Keeping Hope Alive in Tough Times

Keeping Hope Alive … In Tough Times

These are challenging times for educational leaders.  Expectations for student learning keep rising while available funds shrink.  Leaders face pressures to balance budgets, keep teacher salaries competitive, AND invest more in student learning.  Often the district leaders, especially the superintendent, are the only ones that see the bigger picture.  Teachers see only the shrinking value of their salaries and feel (deservedly) that they should get more.  Board members and business leaders expect you to hold the line by being fiscally responsible.  Principals and parents want to know that you are investing in texts, computers and staffing to help children thrive.

These competing pressures keep you up at night especially during budgeting and bargaining.  In the midst of the maelstrom it is easy to lose heart.  To worry about personal survival.  Will you keep your job if there is a strike?  If the budget ends in the red?  Contrary to popular belief strikes and budget woes ARE survivable.

Yes, some lose their jobs for budget deficits and labor stoppages.  But far more live through the same issues and survive.  What makes the difference? HOW these issues are handled makes the difference.  Having experienced strikes and/or strike aftermaths four times and untold rounds of budget cuts, here are some lessons learned:

Communicate, Communicate, Communicate.  Communicate the most when you feel like it the least.  Budgeting and bargaining go on for some time.  They often create a great deal of uncertainty.  The temptation is to say nothing when there is nothing to report.  Avoid that temptation.  Keep communicating.  My goal during a $70M budget cut while superintendent in Seattle was to communicate weekly.  When the dust settled, parents and teachers said, Thank you, for keeping us informed.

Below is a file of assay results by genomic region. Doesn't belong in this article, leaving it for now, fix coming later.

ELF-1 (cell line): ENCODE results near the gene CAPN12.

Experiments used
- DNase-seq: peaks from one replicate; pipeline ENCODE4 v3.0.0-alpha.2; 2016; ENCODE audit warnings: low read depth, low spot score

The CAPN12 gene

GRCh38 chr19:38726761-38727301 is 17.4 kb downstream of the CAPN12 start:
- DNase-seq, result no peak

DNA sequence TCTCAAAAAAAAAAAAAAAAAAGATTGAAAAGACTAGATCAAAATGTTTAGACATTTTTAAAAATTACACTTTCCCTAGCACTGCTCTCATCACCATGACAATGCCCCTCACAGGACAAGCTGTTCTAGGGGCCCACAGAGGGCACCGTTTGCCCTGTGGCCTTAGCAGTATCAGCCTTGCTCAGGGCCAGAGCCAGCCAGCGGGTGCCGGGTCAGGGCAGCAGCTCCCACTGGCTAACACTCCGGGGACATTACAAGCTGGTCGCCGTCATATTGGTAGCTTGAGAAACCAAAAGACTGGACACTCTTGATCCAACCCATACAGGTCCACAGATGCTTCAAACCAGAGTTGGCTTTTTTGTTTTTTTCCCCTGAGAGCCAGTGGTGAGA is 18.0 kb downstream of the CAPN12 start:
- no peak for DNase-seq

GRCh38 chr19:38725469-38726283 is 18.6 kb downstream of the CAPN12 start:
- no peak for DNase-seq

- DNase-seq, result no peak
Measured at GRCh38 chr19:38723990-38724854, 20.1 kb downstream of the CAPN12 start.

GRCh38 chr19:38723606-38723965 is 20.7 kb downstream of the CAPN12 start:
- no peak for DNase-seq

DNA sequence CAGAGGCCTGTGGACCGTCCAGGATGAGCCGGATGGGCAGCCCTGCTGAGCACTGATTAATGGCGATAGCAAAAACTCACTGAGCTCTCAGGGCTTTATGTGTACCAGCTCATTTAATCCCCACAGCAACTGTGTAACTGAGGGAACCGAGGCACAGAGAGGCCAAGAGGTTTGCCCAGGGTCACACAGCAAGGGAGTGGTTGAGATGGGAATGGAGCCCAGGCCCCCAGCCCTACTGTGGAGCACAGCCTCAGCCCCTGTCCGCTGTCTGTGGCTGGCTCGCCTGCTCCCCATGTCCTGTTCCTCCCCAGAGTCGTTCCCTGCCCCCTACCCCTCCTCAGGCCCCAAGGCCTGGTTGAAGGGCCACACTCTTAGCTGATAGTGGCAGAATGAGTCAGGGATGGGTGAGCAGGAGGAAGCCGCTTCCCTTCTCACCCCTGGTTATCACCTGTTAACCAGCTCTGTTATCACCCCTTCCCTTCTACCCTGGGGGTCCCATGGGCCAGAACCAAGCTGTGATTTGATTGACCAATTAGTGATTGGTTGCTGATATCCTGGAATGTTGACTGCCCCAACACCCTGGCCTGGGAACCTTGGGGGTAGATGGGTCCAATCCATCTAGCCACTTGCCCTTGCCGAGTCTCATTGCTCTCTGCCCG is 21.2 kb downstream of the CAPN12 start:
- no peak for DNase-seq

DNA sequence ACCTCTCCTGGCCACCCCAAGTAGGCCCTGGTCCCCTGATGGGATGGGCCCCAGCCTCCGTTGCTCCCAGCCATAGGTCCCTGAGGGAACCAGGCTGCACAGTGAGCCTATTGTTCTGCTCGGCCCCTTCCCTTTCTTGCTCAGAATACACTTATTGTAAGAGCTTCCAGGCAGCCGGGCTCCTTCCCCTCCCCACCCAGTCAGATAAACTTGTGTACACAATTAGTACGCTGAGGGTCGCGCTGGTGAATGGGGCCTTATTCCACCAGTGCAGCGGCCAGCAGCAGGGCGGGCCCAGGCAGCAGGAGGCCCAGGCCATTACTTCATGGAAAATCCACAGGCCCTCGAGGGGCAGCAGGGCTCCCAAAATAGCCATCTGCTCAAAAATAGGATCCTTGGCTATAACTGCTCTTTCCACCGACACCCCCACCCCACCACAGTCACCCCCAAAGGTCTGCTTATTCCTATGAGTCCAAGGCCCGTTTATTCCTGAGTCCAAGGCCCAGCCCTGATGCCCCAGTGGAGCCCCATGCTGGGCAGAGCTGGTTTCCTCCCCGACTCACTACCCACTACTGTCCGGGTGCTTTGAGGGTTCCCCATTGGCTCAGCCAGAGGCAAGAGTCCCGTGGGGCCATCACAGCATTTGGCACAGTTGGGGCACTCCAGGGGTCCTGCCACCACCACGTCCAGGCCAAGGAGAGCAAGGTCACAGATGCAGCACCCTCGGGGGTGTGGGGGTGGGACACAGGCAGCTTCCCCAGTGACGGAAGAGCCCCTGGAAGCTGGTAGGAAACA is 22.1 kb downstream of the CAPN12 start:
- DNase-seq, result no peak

Frame the Issues.  Communicating often does NOT mean making promises or painting yourself into the corner.  Explain the dilemma.  Our teachers deserve more money.  We all want the best teachers for our kids that money can buy.  And we need to be fiscally sound and operate prudently with hard earned tax payer dollars.

Identify Key Values.  This is oh, so important.  And so hard to do.  One value for example might be, Keep cuts farthest from the classroom.  Although virtually all of us truly do believe in that value, we may indeed have to make some cuts that impact classrooms.  Without forethought, those published values can and will be used against you later in the process.  Better to make statements that are a bit more flexible.  Something like, Make sustainable reductions across all sectors while minimizing cuts to student learning.

Engage Stakeholders.  Take simplified budget worksheets to schools, PTAs, business leaders and ASK THEM where they would make cuts.  Make clear that you are not asking them to vote.  You do want their input but it will be the board that decides.  Yes, administration will almost always rise to the top.  Show that cuts to administration won’t begin to balance the total need.  At the end of the process you want to show that everyone did their share, while remaining mindful of your key values to student learning.